Dining on words

“…they had a moment’s glimpse of glittering plate-glass and rich morocco, and the magnificent motor-car, immense, breath-snatching, passionate, with its pilot tense and hugging his wheel, possessed all earth and air for the fraction of a second, flung an enveloping cloud of dust that blinded and enwrapped them utterly, and then dwindled to a speck in the far distance, changed back into a droning bee once more.”

The Wind in The Willows, Kenneth Grahame

When I started Wind in the Willows to my kids, I knew that I would probably like it. I like literary classics, and almost everything I like to read myself is British, so I’ve been looking forward to reading this one. After plowing through the Cat in the Hat and the Magic School Bus books so many times, I feel like I have gotten a kind of reward now that my son is willing to sit and listen to a book like this. What I didn’t know is how incredibly fun the language in this book would be.

My son was won over by the animals and the map in the beginning of the book. My daughter is a bit young for this one, but she is slowly warming up to this book. But I sit and read with a big grin on my face, because almost every line is an indulgence in language. It’s like a little feast for those who like to dine on words.

I can’t help thinking that Kenneth Grahame was laughing while he wrote this book, and that he shares Mole’s excitement when he discovers the river on a brilliant spring day, because he is excited by all these terrific words he gets to write.

I could be wrong. He may have been slaving at his desk and making himself miserable trying to think of the next phrase.

But I doubt it.

Too Big to Fail

NB – old post

I have been fretting over my novel for a while, making little progress, writing new scenes and new plot lines instead of fixing what I already have. I realized at long last that this is because the finished book I have in mind is not only a best seller and a literary masterpiece, but also innovative and life changing. Just a tiny bit ambitious, don’t you think?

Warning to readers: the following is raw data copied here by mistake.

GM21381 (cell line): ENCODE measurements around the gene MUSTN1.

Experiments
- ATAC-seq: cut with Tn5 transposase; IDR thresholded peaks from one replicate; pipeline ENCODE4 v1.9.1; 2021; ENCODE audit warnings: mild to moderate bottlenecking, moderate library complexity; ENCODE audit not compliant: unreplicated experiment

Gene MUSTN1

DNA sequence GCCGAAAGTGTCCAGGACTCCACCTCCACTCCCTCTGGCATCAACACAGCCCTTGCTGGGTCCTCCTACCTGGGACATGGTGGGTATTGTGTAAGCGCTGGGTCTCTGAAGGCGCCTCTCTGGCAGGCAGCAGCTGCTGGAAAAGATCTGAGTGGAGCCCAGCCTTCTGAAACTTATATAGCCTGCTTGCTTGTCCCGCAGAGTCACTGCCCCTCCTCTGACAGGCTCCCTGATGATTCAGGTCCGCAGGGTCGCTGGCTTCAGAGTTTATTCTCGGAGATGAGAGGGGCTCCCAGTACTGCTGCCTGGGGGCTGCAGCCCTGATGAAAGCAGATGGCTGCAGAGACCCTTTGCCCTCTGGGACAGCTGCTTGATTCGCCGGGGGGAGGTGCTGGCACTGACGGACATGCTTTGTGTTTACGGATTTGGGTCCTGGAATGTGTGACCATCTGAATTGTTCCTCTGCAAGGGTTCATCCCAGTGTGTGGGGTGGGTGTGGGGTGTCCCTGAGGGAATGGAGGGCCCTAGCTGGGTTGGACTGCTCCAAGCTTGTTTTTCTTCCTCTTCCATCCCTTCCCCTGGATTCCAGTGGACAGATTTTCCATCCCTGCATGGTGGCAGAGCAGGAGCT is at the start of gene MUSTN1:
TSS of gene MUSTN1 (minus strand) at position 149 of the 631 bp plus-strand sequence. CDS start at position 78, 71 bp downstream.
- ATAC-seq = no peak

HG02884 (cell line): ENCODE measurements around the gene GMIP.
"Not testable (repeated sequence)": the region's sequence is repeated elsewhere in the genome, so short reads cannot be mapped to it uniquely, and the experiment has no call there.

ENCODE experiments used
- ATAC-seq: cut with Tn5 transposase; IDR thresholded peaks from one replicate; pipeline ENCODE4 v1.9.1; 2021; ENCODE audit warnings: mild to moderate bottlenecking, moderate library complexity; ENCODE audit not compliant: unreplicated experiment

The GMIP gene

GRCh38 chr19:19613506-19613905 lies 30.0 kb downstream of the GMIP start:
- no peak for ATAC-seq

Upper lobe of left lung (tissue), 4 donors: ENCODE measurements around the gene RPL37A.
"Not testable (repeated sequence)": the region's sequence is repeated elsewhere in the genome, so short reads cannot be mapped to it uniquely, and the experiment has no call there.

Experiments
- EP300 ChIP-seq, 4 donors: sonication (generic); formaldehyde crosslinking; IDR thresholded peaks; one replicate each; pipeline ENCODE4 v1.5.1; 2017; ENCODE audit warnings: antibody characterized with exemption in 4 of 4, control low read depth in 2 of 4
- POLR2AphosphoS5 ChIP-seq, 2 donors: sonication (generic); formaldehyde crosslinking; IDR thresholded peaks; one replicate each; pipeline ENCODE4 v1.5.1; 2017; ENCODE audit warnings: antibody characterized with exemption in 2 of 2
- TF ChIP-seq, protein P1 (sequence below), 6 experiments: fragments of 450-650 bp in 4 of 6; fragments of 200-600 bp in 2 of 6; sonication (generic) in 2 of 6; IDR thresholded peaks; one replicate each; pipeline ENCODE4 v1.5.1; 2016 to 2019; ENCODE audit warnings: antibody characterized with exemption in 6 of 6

I am reminded of something Donald Miller wrote in Searching For God Knows What?. I am not going to go look up the actual quote right now because I was supposed to start making dinner half an hour ago, so I will summarize. He says that a radio host once asked him in an interview why he wrote a book and he responded with great honesty, “because I want people to like me”.

Me too.

And this, fortunately, makes me realize that I have in fact been agonizing over how to write a book that will please other people. And although I wouldn’t want to write a book that everybody hates, it’s much more interesting to try and write a book that satisfies me.

Not that I will actually accomplish this, because I always find fault with other people’s books, and I mean books by really good writers. So from a certain point of view, I’m already going to fail. But maybe I can write a book that embodies things that I love. Or I can try, at least.